Evaluation of Serum Thyroid Stimulating Hormone Concentration as a Diagnostic Test for Hyperthyroidism in Cats

posted in: Hyperthyroid Hints | 0

Peterson M., Guterl J., Nichols R., et al. (2015). ACVIM Forum. Indianapolis, Indiana: 557.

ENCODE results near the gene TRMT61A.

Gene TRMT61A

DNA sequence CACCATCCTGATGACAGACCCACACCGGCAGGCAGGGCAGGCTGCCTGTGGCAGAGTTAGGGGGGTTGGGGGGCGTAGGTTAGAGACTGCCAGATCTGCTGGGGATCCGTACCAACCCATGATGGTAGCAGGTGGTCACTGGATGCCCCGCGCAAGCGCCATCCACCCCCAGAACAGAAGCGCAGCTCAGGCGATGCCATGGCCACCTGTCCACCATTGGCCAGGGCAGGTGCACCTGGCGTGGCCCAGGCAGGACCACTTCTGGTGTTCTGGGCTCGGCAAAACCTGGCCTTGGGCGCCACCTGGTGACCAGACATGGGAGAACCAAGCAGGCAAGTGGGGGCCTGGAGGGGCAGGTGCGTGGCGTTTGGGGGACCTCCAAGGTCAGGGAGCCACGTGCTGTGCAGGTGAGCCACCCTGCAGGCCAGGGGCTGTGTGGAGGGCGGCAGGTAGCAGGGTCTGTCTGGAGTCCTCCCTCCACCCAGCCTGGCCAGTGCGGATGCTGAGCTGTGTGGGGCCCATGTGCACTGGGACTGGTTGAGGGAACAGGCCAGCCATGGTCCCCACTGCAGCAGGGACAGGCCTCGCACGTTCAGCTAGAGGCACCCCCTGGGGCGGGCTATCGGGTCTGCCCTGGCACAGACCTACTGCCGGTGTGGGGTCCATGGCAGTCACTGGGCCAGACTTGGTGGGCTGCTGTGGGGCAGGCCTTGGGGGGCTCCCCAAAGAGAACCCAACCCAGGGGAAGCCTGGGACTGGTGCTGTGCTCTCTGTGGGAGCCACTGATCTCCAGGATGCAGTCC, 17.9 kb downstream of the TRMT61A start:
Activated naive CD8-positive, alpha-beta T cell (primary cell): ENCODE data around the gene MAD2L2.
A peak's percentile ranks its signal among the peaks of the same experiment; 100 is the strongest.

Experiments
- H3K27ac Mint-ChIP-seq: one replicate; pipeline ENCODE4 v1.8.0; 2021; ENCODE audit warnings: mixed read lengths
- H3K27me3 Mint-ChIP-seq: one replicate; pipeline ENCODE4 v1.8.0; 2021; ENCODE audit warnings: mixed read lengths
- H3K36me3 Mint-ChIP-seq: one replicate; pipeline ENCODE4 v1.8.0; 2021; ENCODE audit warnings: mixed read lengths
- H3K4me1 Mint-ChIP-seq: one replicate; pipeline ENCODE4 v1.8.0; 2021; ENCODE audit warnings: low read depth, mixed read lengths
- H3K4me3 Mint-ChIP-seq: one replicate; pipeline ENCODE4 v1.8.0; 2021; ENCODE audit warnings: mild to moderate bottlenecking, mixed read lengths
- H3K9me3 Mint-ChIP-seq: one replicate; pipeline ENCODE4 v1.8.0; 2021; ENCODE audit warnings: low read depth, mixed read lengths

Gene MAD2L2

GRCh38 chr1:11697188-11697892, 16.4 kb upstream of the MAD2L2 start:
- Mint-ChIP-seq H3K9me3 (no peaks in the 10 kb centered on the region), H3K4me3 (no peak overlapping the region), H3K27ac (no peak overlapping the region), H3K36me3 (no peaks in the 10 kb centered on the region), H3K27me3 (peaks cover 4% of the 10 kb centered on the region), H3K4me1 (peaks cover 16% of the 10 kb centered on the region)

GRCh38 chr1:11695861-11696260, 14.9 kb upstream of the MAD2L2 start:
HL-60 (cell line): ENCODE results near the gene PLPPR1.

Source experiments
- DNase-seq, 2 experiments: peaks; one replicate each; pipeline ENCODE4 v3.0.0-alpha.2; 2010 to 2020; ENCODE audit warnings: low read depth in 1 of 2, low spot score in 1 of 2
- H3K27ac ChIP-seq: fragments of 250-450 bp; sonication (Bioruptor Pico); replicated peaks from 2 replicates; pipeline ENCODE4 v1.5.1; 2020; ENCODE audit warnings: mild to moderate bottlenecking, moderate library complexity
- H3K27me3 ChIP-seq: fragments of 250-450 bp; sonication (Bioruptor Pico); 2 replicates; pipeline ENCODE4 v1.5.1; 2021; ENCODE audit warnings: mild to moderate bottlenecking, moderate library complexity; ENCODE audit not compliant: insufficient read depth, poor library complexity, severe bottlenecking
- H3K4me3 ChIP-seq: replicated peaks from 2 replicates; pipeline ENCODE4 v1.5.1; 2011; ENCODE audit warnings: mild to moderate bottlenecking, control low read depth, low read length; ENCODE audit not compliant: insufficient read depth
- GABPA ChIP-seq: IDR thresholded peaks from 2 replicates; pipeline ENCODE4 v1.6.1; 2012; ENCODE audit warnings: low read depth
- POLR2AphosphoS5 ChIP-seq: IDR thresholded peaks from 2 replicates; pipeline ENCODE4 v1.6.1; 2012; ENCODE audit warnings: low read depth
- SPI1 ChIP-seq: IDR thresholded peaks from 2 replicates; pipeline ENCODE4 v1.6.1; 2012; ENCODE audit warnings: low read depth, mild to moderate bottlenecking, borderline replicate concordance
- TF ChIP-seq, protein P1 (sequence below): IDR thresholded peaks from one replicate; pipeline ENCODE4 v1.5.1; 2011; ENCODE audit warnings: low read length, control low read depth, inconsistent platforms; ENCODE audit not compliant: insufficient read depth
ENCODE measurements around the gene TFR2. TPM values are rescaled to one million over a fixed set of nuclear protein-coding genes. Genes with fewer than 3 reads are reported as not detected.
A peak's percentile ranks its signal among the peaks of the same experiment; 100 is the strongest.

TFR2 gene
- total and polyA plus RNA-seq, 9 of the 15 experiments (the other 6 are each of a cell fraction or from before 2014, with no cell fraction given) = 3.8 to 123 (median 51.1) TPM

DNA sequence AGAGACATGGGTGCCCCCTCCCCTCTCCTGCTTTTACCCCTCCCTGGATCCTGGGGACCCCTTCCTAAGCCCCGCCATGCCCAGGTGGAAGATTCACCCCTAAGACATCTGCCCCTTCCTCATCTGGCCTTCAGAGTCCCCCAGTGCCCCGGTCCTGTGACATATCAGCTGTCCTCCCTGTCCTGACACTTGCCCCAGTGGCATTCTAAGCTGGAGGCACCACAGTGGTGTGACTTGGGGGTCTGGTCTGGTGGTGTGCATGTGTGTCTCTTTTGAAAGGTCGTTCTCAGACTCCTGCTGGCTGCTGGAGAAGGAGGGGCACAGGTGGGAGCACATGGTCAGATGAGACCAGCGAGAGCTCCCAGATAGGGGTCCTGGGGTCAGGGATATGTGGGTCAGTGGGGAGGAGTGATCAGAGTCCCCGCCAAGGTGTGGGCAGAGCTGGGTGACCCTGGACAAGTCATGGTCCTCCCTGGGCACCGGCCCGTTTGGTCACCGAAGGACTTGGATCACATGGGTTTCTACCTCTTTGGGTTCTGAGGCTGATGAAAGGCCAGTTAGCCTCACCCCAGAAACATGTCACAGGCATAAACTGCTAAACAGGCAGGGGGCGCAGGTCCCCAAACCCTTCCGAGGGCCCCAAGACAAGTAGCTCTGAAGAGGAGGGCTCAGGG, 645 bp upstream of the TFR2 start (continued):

In human patients, measurement of serum TSH is commonly used as a first-line discriminatory test of thyroid function, even before evaluation of serum T4, T3, or free T4 (FT4). Recent reports indicate that the canine TSH assay (Immulite Canine TSH, Siemens) can be used to measure feline TSH, and that this may be used to help diagnose or exclude hyperthyroidism in cats suspected of having the disease. Because high circulating T4 suppresses TSH secretion, serum TSH levels should be low in hyperthyroid cats, possibly even before serum T4 or free T4 are clearly elevated. Some have suggested that finding a measurable cTSH in a hyperthyroid cat is so unlikely that this alone can be used to rule out this disease. The purpose of this study was to investigate the usefulness of cTSH measurements in the diagnosis of mild to severe hyperthyroidism and in differentiating hyperthyroid cats (n=786) from healthy cats (n=120) and euthyroid cats suspected of hyperthyroidism but found not to have the disease (n=28). For inclusion, all cats had routine laboratory testing, a complete serum thyroid panel (T4, T3, FT4 by dialysis, TSH), and thyroid scintigraphy. Subsequent calculation of thyroid-to-salivary [T/S] and thyroid-to-background [T/B] ratios were used to confirm or exclude hyperthyroidism, as previously described (Thyroid scintigraphy findings in 2,096 cats with hyperthyroidism. Vet Radiol Ultrasound, in press). Median serum concentrations of T4, T3, and FT4 in the 786 hyperthyroid cats (7.9 μg/dl, 151 ng/dl, 100 pmol/L, respectively) were significantly higher (P<0.001, Kruskal–Wallis test) than median concentrations in the 28 euthyroid cats with suspected thyroid disease (2.2 μg/dl, 54 ng/dl, 38 pmol/L) or the 120 clinically normal cats (2.2 μg/dl, 50 ng/dl, 33 pmol/L). Of the hyperthyroid cats, 742 (94%), 513 (65%), and 757 (96%) had high serum concentrations of of T4, T3, and FT4, respectively; of the 28 euthyroid cats, 2 (7%,), 1 (3.5%), and 5 (18%) had falsely high values of T4, T3, or FT4, respectively. The calculated sensitivity of T4, T3, and FT4 as a diagnostic test for hyperthyroidism was 94%, 65%, and 96%, respectively, whereas the specificity of each test was 93%, 96%, and 82%, respectively. Median serum TSH concentration in the 786 hyperthyroid cats (0.03 ng/ml) was significantly (P<0.001) lower than median values in the normal cats (0.05 ng/ml) and the euthyroid cats with suspected thyroid disease (0.06 ng/ml). No significant difference existed between the median concentrations of T4, T3, free T4, or TSH in clinically normal cats and the values in the suspect cats. Only 14 (1.8%) hyperthyroid cats had measurable TSH values, whereas 98.2% had TSH concentrations at or below the level of quantification (<0.03). In contrast, TSH concentrations were detectable in 71 (59%) of the 120 normal cats and in 24 (86%) of the 28 euthyroid cats. Overall, the sensitivity of serum TSH as a diagnostic test for hyperthyroidism was 98.2%, but the test specificity was only 49.3%. Of the 14 hyperthyroid cats with detectable serum TSH values, 10 had mild disease (T4 <6 μg/dl) and 4 had moderate hyperthyroidism (T4≥ 6-12 μg/dl); none of the cats with severe thyroid disease had measurable TSH values. Prevalence of detectable serum TSH values in cats with mild hyperthyroidism (4.4%) was significantly (P=0.016) higher than the prevalence in cats with moderate disease (1.2%). In conclusion, serum TSH concentrations are suppressed in over 98% of hyperthyroid cats, but values are indeed measurable in a few cats with mild to moderate hyperthyroidism. Although most clinically normal cats and euthyroid cats suspected of having thyroid disease will have detectable TSH concentrations, about 40% of the euthyroid cats in this study also had serum concentrations that were below the level of quantification. Overall, serum TSH determination represents a highly sensitive but poorly specific test for diagnosis of feline hyperthyroidism when used in combination with T4 and FT4 determinations.